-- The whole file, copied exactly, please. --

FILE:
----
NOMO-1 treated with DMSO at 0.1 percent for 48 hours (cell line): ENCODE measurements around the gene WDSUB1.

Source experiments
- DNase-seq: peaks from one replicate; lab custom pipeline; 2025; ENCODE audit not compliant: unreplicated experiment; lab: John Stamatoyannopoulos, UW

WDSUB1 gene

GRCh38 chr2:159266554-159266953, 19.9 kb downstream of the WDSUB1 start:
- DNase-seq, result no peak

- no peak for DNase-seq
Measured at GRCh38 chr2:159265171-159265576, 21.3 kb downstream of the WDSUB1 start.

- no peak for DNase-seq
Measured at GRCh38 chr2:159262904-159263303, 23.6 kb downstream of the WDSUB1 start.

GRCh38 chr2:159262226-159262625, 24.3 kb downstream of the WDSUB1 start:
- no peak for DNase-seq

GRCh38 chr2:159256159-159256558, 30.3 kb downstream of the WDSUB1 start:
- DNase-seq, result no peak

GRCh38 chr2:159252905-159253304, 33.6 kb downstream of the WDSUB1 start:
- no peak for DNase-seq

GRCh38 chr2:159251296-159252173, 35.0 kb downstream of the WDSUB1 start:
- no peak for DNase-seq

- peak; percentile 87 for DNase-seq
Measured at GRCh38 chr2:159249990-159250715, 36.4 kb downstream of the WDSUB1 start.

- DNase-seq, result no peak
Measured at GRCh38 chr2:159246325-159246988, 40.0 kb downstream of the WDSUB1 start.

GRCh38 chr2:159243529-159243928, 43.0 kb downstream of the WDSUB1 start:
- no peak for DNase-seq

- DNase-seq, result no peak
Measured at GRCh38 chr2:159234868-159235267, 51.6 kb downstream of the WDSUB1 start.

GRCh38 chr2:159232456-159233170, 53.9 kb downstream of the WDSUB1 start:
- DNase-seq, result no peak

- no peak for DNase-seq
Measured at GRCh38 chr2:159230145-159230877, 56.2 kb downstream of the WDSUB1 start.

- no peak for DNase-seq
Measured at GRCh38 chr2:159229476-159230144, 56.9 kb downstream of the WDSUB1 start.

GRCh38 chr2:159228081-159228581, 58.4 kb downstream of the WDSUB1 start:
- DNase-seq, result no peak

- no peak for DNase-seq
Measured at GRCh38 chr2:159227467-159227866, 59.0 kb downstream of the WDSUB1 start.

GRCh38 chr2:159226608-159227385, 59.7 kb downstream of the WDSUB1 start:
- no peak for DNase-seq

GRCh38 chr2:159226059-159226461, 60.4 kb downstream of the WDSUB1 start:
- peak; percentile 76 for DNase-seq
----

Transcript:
NOMO-1 treated with DMSO at 0.1 percent for 48 hours (cell line): ENCODE measurements around the gene WDSUB1.

Source experiments
- DNase-seq: peaks from one replicate; lab custom pipeline; 2025; ENCODE audit not compliant: unreplicated experiment; lab: John Stamatoyannopoulos, UW

WDSUB1 gene

GRCh38 chr2:159266554-159266953, 19.9 kb downstream of the WDSUB1 start:
- DNase-seq, result no peak

- no peak for DNase-seq
Measured at GRCh38 chr2:159265171-159265576, 21.3 kb downstream of the WDSUB1 start.

- no peak for DNase-seq
Measured at GRCh38 chr2:159262904-159263303, 23.6 kb downstream of the WDSUB1 start.

GRCh38 chr2:159262226-159262625, 24.3 kb downstream of the WDSUB1 start:
- no peak for DNase-seq

GRCh38 chr2:159256159-159256558, 30.3 kb downstream of the WDSUB1 start:
- DNase-seq, result no peak

GRCh38 chr2:159252905-159253304, 33.6 kb downstream of the WDSUB1 start:
- no peak for DNase-seq

GRCh38 chr2:159251296-159252173, 35.0 kb downstream of the WDSUB1 start:
- no peak for DNase-seq

- peak; percentile 87 for DNase-seq
Measured at GRCh38 chr2:159249990-159250715, 36.4 kb downstream of the WDSUB1 start.

- DNase-seq, result no peak
Measured at GRCh38 chr2:159246325-159246988, 40.0 kb downstream of the WDSUB1 start.

GRCh38 chr2:159243529-159243928, 43.0 kb downstream of the WDSUB1 start:
- no peak for DNase-seq

- DNase-seq, result no peak
Measured at GRCh38 chr2:159234868-159235267, 51.6 kb downstream of the WDSUB1 start.

GRCh38 chr2:159232456-159233170, 53.9 kb downstream of the WDSUB1 start:
- DNase-seq, result no peak

- no peak for DNase-seq
Measured at GRCh38 chr2:159230145-159230877, 56.2 kb downstream of the WDSUB1 start.

- no peak for DNase-seq
Measured at GRCh38 chr2:159229476-159230144, 56.9 kb downstream of the WDSUB1 start.

GRCh38 chr2:159228081-159228581, 58.4 kb downstream of the WDSUB1 start:
- DNase-seq, result no peak

- no peak for DNase-seq
Measured at GRCh38 chr2:159227467-159227866, 59.0 kb downstream of the WDSUB1 start.

GRCh38 chr2:159226608-159227385, 59.7 kb downstream of the WDSUB1 start:
- no peak for DNase-seq

GRCh38 chr2:159226059-159226461, 60.4 kb downstream of the WDSUB1 start:
- peak; percentile 76 for DNase-seq